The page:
As a source of statistical data to estimate mortality rates, the Bills of the seventeenth century had serious limitations. The data provided no direct information on the distribution of the population by age (so there was no total ‘exposed to risk’ available from the data). Even more fundamentally, the information included in the records of deaths did not show the age of the deceased. Inevitably, any table of mortality rate as a function of age derived from this data would require some giant assumptions and extrapolations. Undaunted, Graunt made several such assumptions to produce what can be recognised as the first mortality table based on explicit statistical analysis.

Though the seventeenth-century London Bills of Mortality did not include the age of the deceased, in the 1620s some parish records did start to include a cause of death. The format of these records varied from parish to parish. Some simply recorded whether the deceased had died of plague or not. By 1632, the parish of Westminster used a total of 63 categories to attribute the causes of death (including, for example, ‘bit with a mad dog’). The most common causes were ‘Consumption’ and ‘Fever’, and ‘causes’ that were actually references to the age of the deceased: ‘Aged’ and ‘Chrisomes,[2] and Infants’. This data was recorded by ‘Searchers’, a form of local government official. They were generally not medically trained and, for social and cultural reasons, may not have been entirely unbiased in their reporting of the cause of death. Graunt felt compelled to make rough adjustments to their records— for example, he decides that ‘we shall make it probable, that in years of plague, a quarter-part more dies of that disease than is set down’.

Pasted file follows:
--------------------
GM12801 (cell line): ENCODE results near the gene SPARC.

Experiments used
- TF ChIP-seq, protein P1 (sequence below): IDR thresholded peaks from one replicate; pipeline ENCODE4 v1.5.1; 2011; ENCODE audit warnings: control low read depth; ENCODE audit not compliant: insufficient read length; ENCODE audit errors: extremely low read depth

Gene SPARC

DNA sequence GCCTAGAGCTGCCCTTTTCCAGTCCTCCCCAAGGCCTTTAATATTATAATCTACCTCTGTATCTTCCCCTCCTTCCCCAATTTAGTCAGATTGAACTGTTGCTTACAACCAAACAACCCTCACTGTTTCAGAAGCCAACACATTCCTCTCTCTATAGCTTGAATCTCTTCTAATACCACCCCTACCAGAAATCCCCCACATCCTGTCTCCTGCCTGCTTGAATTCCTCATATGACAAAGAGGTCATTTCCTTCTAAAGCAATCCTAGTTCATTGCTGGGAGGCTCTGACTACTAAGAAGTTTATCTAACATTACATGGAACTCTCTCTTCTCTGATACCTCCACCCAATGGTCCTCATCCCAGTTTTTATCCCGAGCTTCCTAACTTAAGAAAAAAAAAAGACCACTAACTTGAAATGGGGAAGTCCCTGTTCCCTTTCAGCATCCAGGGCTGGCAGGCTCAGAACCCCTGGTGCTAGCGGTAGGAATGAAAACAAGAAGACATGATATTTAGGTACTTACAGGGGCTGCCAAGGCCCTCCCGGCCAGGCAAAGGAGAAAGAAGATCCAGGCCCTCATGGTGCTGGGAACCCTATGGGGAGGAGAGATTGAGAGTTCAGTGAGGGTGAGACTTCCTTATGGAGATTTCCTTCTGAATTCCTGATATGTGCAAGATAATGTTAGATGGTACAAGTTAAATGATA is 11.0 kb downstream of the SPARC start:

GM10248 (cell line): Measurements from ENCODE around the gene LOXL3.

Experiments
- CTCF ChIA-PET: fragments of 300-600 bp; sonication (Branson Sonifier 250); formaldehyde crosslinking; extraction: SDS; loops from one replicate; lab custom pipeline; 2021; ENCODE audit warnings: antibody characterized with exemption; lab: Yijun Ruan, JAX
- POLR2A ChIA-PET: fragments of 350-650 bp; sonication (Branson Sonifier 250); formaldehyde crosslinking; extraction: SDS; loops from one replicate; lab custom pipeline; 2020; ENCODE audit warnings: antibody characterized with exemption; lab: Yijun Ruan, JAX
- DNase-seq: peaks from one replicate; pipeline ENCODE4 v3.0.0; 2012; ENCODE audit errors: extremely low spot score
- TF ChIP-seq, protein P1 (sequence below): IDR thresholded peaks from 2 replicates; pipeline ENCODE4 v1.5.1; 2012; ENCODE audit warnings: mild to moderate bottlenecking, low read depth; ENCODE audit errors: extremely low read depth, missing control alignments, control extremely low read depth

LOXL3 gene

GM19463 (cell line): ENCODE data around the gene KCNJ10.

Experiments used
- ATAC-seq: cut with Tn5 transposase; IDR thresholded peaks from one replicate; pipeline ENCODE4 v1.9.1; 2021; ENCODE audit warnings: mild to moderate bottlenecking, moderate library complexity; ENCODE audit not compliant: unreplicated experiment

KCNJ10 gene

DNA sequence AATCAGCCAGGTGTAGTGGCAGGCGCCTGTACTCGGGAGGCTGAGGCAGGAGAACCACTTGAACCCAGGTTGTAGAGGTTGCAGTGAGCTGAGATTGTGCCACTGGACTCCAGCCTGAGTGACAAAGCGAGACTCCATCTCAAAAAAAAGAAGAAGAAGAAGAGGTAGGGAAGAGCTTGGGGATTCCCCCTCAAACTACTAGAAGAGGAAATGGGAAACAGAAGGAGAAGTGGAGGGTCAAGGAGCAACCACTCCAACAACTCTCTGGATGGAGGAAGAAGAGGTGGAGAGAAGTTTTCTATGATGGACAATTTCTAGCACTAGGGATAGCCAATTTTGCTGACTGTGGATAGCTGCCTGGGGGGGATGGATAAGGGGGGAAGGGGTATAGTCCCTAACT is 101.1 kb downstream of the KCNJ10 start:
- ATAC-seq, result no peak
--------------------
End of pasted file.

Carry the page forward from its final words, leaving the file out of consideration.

The cause of death data was the key to the deductions Graunt made in developing his mortality table. The table is not a major focus of his paper and Graunt is not explicit in his workings. He identified the causes of death that were most associated with death at a young age, and from this he estimated that slightly more than one third of deaths occured by the age of six. He made the assumption that, of every 100 births, there would be one survivor by age 76. In the intervening 70 years, he assumed there was an equal probability of dying in each decade. This implies an annualised mortality rate of around 8 % over the first six years of life and around 5 % for the next 70 years.[3]